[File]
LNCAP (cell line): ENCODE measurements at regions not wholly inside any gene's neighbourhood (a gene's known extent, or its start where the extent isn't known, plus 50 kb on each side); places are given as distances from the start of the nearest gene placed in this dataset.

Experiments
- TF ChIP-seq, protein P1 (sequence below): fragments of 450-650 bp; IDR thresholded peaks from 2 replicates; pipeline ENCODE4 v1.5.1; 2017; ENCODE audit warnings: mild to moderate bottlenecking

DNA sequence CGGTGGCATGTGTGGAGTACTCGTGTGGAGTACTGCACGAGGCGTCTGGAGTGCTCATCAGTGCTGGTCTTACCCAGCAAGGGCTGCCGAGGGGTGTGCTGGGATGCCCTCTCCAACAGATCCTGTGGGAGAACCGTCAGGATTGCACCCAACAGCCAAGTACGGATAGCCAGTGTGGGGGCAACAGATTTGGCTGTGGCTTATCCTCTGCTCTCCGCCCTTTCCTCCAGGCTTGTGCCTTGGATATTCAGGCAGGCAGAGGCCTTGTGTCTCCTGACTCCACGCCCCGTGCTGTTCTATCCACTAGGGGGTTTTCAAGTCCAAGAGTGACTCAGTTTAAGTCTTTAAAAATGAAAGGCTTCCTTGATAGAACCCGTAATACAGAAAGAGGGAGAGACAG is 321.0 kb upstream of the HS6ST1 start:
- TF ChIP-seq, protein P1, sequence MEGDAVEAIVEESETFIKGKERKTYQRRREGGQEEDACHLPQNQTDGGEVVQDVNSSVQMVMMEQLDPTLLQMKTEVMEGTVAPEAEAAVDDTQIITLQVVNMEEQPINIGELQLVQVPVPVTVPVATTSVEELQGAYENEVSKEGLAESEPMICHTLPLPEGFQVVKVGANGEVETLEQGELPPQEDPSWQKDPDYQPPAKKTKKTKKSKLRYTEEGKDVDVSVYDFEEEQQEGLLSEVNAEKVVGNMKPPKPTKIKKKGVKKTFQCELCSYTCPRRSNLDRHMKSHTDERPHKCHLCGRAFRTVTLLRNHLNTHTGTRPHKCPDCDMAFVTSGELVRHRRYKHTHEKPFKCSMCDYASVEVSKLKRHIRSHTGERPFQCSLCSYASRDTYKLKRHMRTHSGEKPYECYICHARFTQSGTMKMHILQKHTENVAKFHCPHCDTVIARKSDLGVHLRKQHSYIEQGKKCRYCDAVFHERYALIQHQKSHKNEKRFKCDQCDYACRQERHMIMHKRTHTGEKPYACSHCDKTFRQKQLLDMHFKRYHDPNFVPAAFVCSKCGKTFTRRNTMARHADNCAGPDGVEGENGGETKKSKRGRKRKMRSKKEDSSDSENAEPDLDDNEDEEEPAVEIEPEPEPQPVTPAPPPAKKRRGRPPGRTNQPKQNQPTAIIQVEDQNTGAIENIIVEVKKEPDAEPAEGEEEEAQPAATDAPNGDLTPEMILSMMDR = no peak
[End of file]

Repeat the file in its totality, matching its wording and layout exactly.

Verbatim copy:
LNCAP (cell line): ENCODE measurements at regions not wholly inside any gene's neighbourhood (a gene's known extent, or its start where the extent isn't known, plus 50 kb on each side); places are given as distances from the start of the nearest gene placed in this dataset.

Experiments
- TF ChIP-seq, protein P1 (sequence below): fragments of 450-650 bp; IDR thresholded peaks from 2 replicates; pipeline ENCODE4 v1.5.1; 2017; ENCODE audit warnings: mild to moderate bottlenecking

DNA sequence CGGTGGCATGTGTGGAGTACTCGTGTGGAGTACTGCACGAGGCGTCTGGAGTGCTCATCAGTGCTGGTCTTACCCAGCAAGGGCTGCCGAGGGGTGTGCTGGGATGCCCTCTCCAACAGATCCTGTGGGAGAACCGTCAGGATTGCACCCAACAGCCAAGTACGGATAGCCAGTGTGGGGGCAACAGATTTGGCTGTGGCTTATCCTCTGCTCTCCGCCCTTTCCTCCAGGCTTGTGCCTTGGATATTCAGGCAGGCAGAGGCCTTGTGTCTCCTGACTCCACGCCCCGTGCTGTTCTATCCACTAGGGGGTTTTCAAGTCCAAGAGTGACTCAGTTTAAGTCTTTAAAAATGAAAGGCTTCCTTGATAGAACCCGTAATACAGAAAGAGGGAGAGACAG is 321.0 kb upstream of the HS6ST1 start:
- TF ChIP-seq, protein P1, sequence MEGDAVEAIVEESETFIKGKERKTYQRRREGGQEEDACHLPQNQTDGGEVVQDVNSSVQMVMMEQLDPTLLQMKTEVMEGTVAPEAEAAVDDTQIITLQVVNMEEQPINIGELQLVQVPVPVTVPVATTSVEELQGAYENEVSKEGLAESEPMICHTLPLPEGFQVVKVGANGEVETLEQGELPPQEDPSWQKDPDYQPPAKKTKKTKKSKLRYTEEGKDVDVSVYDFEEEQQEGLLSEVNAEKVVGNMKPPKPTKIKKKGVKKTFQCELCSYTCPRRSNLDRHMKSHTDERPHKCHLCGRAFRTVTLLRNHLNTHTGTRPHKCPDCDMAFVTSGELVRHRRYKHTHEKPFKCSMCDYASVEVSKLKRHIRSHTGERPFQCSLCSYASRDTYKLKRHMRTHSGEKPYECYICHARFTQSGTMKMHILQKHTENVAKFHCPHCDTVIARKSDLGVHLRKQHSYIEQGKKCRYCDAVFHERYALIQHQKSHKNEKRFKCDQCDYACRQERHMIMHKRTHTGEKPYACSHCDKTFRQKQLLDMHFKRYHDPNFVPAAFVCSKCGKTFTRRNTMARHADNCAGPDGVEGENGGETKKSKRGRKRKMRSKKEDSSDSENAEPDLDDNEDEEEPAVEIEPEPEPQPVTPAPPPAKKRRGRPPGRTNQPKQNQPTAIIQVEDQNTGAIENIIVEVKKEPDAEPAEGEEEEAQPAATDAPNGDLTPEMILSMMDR = no peak